How to Navigate Social Media as a Couple

A lot of couples have conflict when it comes to social media. There are great benefits to social media—connecting socially, sharing pictures with friends and family, finding a group of individuals with a shared interest, or even support groups for all types of things. However, if you aren’t careful about setting digital boundaries in your relationship, it can be a source of frustration between you.

In general, boundaries are limits set with other people that indicate what you deem as acceptable or unacceptable behavior. They can be physical like, “I don’t like when strangers stand too close to me at the store,” or emotional like, “If you speak rudely to me, then I don’t want to talk to you anymore.” Digital boundaries are the lines drawn around healthy and unhealthy use of social media. These are important in your relationship to hold your quality physical time together sacred. 

Common arguments regarding social media can be centered around time. Do you or your partner spend a lot of time on devices browsing social media when you get home from work? Perhaps one of you is on your phone at dinner and not being present. I think we are all occasionally guilty of this. We hear our notifications chime, and it can feel like an alarm telling you to check your phone. What that does is distract from the other person and it can cause turning away from bids when a partner is trying to connect. It can also lead to the presence of the Four Horsemen, such as Defensiveness when called out, Criticism when you call your partner out, Contempt after discussing it way too many times, and even unintentional Stonewalling by ignoring your partner.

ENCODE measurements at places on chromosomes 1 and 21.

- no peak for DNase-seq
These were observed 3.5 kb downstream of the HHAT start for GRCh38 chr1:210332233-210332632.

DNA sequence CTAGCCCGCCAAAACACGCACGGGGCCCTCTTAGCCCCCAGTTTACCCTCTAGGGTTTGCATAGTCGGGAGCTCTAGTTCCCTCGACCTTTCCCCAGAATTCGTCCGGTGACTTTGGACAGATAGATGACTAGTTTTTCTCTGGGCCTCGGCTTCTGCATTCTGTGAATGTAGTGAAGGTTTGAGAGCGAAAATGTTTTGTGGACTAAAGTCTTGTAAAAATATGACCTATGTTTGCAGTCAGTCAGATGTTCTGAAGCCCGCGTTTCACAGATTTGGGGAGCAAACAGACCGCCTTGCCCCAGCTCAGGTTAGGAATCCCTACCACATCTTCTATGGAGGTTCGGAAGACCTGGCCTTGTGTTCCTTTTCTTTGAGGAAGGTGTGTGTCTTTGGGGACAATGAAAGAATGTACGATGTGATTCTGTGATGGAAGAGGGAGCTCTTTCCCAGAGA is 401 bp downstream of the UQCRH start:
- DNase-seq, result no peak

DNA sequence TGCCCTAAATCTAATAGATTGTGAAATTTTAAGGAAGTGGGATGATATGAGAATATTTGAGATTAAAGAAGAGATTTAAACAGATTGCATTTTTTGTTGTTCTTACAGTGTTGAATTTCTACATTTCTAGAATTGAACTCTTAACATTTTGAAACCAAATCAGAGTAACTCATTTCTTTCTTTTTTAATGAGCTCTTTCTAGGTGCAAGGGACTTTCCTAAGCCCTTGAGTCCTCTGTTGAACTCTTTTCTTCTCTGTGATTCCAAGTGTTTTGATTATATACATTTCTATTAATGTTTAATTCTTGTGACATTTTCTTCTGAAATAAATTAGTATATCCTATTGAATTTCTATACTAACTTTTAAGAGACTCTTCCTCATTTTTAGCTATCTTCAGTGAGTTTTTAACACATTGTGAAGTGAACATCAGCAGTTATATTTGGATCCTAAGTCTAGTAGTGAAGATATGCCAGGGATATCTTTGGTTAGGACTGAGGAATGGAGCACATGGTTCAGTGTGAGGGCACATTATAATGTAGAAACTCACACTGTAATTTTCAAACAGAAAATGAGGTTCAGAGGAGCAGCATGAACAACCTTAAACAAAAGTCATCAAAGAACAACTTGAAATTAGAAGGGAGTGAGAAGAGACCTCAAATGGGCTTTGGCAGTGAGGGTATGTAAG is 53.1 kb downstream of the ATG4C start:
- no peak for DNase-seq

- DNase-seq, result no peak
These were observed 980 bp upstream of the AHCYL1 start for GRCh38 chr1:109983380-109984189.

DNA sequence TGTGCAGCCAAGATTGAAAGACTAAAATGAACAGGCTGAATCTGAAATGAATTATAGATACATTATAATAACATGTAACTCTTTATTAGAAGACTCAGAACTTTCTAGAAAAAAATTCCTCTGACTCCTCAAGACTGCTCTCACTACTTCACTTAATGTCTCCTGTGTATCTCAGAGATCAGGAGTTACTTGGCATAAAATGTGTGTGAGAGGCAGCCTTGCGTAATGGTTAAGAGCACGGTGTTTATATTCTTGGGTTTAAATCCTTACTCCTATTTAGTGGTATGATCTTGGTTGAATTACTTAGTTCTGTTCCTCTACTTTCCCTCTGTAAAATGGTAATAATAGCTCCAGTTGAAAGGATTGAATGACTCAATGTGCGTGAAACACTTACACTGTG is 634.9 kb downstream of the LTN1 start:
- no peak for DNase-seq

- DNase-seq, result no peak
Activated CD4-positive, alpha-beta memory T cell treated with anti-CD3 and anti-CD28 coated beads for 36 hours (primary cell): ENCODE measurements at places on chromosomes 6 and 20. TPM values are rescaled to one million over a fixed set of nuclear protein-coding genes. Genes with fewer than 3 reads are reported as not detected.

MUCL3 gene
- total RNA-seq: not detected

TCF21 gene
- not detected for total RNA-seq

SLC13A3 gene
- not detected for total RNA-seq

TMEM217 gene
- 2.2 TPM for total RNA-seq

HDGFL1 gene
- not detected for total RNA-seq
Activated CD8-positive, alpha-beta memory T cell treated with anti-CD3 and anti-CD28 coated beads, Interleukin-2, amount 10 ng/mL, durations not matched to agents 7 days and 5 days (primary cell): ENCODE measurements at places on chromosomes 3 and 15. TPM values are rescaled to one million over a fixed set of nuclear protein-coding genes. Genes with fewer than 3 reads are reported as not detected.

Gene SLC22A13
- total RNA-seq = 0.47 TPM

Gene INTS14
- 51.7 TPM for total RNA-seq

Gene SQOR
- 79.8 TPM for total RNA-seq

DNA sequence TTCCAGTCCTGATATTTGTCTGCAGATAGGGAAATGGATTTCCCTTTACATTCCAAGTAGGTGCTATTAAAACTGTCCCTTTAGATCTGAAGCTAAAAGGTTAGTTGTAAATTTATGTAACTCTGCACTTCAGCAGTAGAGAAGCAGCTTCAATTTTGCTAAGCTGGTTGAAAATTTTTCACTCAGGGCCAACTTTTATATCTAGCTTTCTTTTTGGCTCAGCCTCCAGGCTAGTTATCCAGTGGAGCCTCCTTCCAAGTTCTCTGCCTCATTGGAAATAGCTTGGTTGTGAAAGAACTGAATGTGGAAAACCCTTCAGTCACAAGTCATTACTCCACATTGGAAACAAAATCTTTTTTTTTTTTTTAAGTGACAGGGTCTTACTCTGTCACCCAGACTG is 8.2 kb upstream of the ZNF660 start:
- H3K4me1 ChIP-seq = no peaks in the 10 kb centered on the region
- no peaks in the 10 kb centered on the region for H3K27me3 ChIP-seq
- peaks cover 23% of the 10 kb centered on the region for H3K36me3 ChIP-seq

If you notice this type of conflict building in your relationship, it can be a good time to set those digital boundaries. As a couple, think about what you see as a healthy amount of time to spend on social media. Are there times you want to avoid it completely, like on a date night? Find a compromise and remember to use a gentle start-up when asking for your needs. 

Other things to consider can be how you utilize social media. Some people prefer to keep their profiles private and may not want their partner to post about their relationship status, details of their relationship, or even tag them or post pictures without approval. Think about how you navigate connection with each other’s friends and families as well. Is it okay to add or follow each other’s friends?

If you find yourselves on opposite ends of the spectrum with social media use, it can help to find a Gottman trained therapist to help you navigate the conflict. A therapist can help you not only listen to each other but find and hear any underlying dreams, values, or core needs behind your beliefs. Until you truly understand your partner, you cannot compromise. You also need to be aware of your own core needs before reaching a compromise to make sure you don’t agree to something that doesn’t align with those.

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